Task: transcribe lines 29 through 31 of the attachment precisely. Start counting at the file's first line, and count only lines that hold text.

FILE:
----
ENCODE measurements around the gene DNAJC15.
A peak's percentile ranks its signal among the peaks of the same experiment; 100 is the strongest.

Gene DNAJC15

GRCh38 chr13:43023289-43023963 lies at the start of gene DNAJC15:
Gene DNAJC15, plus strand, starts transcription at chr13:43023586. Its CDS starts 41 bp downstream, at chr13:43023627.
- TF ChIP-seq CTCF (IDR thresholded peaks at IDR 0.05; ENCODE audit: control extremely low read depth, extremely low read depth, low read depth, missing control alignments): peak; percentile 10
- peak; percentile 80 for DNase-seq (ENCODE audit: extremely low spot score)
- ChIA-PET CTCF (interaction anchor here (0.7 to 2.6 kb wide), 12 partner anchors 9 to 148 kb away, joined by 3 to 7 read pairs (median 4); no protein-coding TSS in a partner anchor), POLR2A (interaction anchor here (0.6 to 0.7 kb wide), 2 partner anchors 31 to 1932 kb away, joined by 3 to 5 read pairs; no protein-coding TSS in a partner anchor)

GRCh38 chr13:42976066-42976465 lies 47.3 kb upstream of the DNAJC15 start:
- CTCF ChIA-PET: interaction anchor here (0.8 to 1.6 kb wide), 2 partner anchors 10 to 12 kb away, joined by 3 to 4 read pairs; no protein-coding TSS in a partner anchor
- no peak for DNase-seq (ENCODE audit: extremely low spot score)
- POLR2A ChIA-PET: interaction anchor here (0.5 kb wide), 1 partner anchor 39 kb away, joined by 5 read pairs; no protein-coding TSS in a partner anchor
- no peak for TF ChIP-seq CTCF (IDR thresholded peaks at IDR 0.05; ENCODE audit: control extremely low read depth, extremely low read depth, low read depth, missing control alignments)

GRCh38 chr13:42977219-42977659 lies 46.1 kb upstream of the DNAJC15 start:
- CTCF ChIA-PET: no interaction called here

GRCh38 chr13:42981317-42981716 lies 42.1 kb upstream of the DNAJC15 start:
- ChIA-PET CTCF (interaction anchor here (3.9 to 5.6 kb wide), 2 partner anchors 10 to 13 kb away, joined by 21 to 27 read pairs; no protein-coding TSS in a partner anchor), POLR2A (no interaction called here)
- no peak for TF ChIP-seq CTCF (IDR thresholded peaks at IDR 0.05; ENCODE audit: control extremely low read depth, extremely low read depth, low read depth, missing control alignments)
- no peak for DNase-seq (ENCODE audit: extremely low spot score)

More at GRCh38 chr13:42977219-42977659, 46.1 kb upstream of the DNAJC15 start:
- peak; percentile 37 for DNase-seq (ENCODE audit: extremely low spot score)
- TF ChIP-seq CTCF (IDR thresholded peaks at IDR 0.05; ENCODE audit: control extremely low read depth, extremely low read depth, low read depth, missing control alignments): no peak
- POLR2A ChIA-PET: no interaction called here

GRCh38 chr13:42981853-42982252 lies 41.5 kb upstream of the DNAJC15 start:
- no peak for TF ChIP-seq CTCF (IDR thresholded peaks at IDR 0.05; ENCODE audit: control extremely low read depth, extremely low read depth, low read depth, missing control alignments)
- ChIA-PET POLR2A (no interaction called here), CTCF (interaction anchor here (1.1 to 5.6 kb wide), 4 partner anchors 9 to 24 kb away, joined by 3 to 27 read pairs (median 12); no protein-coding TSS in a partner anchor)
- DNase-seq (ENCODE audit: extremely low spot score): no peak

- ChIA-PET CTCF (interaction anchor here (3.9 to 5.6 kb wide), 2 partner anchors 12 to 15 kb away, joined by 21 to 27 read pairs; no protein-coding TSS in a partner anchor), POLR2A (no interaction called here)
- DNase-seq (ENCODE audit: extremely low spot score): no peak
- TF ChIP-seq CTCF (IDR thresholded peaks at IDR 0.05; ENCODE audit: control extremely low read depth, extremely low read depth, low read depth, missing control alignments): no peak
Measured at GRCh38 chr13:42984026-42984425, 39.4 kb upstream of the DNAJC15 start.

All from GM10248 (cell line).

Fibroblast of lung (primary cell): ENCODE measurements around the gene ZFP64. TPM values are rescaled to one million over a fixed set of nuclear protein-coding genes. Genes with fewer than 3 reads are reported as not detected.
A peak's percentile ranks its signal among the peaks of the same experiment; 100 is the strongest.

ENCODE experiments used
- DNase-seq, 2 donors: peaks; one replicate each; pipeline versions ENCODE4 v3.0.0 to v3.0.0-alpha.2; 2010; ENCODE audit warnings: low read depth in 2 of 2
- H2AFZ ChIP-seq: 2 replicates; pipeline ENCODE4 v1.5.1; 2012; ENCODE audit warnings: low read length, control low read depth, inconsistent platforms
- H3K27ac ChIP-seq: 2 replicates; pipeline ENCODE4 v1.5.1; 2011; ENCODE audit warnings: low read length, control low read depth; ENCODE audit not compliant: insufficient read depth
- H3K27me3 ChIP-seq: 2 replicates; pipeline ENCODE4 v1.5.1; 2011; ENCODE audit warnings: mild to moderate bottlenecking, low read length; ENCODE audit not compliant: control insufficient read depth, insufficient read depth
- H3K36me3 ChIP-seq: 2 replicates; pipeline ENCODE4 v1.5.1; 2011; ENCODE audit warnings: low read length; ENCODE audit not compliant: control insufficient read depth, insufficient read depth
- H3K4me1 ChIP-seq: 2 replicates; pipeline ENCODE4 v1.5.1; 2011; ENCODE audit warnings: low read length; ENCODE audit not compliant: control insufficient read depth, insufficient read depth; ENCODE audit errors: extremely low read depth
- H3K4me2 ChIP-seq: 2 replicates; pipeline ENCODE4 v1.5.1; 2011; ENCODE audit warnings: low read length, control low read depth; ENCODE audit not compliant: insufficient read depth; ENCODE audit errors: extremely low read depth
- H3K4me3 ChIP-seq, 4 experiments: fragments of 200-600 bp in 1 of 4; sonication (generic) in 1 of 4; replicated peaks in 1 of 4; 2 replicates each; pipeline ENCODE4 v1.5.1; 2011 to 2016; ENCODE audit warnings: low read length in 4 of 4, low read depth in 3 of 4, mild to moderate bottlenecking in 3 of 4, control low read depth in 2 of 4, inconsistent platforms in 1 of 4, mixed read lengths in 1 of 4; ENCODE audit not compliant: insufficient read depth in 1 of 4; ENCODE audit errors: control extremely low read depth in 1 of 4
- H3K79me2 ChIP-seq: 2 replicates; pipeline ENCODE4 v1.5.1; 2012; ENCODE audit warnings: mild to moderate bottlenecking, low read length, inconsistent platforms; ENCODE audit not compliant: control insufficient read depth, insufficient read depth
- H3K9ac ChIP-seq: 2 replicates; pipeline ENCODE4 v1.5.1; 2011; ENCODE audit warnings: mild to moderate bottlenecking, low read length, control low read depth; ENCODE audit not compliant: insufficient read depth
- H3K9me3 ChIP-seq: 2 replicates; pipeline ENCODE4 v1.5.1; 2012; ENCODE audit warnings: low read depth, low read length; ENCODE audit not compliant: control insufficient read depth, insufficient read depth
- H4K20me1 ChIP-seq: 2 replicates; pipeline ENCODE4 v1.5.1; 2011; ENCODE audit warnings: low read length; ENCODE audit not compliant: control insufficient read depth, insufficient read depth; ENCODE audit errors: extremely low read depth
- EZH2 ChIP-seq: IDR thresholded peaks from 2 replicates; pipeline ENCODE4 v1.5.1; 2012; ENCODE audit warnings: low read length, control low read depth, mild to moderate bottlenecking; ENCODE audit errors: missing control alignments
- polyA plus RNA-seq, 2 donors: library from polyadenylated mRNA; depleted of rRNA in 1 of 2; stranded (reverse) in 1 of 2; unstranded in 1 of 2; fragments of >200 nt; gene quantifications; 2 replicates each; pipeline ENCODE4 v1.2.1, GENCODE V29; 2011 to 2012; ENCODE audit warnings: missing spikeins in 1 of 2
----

- DNase-seq (ENCODE audit: extremely low spot score): no peak
- TF ChIP-seq CTCF (IDR thresholded peaks at IDR 0.05; ENCODE audit: control extremely low read depth, extremely low read depth, low read depth, missing control alignments): no peak
Measured at GRCh38 chr13:42984026-42984425, 39.4 kb upstream of the DNAJC15 start.